His confidence and his hold on the tour grew relentlessly; in the 2003 Masters Cup final he delivered a masterclass to destroy Andre Agassi 6-3, 6-0, 6-4, and even though he finished the year as world No 2 behind Andy Roddick, most of the pundits agreed to say that it was just a matter of months before he would reach world No 1. Federer achieved that feat a few weeks later when he triumphed at the Australian Open, defeating Marat Safin in the final (7-6, 6-4, 6-2) to claim a second Grand Slam title. After that, he won eight more major tournaments before the 2007 Miami Open: the Australian Open (2006, 2007), Wimbledon (2004, 2005, 2006,) and the US Open (2004, 2005, 2006). Federer also won the Masters Cup in 2004 and 2006. At the start of 2007, he was the undisputed world No 1 and he broke Jimmy Connors’ record of 160 weeks for the longest uninterrupted reign.
The place: Miami Tennis Open
The Miami Tennis Open, originally named the Lipton International Players Championship, was held for the first time in 1985 in Delray Beach with the idea of being the first big tennis event of the year (at the time, the Australian Open was held in December). The tournament moved to Key Biscayne in 1987. It was played on slow hard courts in extreme heat and humidity. In its favour was huge prize money and a 96-player draw. In 2006, it was considered to be one of the biggest tennis tournaments in the world outside of Grand Slams, with an impressive list of former champions such as Ivan Lendl, Andre Agassi, Pete Sampras, and Roger Federer – among plenty of other greats.
When Roger Federer and Guillermo Canas faced each other in Miami, it was not just another clash between the world No 1 and the world No 55. Two weeks earlier, the Argentine had upset Federer at Indian Wells to general astonishment. After all, in 2006 the Swiss had completed one of the greatest seasons in tennis history and he was undefeated in 2007 before landing in California. No one expected Canas to put an end to Federer’s 41-match winning streak, but nonetheless the underdog prevailed 7-5, 6-2.
In Miami, despite his recent great results, Canas had to go through the qualification, and as a consequence he had to win five matches just to reach the round of 16 and set up another clash against Federer.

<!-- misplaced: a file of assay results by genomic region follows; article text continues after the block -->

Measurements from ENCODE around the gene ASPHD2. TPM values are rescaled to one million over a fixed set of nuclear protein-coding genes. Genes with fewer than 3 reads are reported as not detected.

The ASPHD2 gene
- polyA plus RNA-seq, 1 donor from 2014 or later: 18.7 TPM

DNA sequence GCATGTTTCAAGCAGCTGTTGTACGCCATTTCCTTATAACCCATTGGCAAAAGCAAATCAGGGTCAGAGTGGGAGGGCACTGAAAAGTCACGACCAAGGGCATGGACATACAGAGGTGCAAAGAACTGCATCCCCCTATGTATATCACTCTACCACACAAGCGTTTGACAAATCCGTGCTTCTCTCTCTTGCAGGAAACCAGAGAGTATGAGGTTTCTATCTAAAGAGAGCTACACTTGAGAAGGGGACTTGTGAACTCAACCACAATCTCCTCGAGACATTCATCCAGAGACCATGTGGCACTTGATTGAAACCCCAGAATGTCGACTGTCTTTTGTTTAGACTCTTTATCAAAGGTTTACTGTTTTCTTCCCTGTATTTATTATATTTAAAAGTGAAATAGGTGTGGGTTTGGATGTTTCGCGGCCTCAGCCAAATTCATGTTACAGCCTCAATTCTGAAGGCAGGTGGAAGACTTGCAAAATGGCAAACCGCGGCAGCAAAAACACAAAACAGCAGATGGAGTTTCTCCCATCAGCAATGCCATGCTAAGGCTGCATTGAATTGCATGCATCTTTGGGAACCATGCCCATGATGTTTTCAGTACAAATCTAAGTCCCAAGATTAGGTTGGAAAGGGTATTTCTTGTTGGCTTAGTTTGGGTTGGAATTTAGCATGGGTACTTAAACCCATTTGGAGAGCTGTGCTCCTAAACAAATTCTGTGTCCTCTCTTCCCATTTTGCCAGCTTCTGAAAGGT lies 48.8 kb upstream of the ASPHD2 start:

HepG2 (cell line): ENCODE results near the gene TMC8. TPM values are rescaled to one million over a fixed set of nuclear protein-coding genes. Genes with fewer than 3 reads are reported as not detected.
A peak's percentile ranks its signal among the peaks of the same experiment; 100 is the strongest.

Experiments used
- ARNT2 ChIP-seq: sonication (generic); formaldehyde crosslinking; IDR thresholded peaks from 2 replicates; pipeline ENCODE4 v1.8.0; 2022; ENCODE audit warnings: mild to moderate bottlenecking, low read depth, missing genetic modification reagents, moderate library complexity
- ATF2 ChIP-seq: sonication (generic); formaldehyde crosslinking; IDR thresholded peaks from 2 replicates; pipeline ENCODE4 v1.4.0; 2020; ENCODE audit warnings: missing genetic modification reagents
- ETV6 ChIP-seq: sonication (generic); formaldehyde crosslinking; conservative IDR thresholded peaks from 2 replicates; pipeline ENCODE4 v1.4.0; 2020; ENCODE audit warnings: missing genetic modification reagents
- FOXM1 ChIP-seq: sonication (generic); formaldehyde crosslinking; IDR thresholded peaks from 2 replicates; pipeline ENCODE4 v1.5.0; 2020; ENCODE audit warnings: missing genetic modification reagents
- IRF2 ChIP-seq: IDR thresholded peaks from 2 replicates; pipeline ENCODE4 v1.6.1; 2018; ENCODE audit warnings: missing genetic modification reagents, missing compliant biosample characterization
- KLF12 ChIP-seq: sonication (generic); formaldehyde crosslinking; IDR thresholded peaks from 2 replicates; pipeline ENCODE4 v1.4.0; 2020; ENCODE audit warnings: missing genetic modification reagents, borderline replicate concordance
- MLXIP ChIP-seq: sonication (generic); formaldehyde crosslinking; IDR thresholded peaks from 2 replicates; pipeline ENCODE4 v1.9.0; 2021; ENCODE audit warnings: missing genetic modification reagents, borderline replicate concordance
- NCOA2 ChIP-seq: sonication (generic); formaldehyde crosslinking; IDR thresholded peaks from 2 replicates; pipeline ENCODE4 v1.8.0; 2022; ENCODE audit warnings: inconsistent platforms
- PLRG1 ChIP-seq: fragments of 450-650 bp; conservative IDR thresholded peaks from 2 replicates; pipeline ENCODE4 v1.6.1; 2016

It was almost considered a given that this time that after the Indian Wells surprise Federer would sweep Canas off the court and take his revenge in style. That did not turn out to be the case. Canas, taking his defensive skills to a new level, retrieved almost anything Federer could come up with to take the first set 7-6. In the second set, it seemed that the top seed regained control of the match when he outplayed his opponent 6-2, but in the last set – despite a 2-0 lead – Federer was pushed into a tiebreaker. Canas took it 7-5, sealing his victory on a service winner.
“I was in almost total control for almost all the match once I broke back in the first set,” said Federer, who converted only four out of 16 break-point chances during the match. “I really expected to win; it was one of those matches I shouldn’t have lost. But he’s a great competitor. He played well both times and I just couldn’t put him away.”
“I don’t know what it is the key to beat him,” Canas admitted. “I fight for every point and I think for that I beat him.”
Guillermo Canas would eliminate two other top 10 players (Tommy Robredo and Ivan Ljubicic) before finishing runner-up to Novak Djokovic (6-3, 6-2, 6-4). Later in the spring, Canas would reach the Roland-Garros quarter-finals for the second and last time (defeated by Nikolay Davydenko 7-5, 6-4, 6-4). He would retire in 2010.
These two surprising losses at Canas’ hands would not prevent Federer from dominating most of the 2007 season. Defeated in the French Open final by Rafael Nadal (6-3, 4-6, 6-3, 6-4), he would triumph at both Wimbledon (taking his revenge against Nadal, 7-6, 4-6, 7-6, 2-6, 6-2) and at the US Open (defeating Djokovic 7-6, 7-6, 6-4 in the final).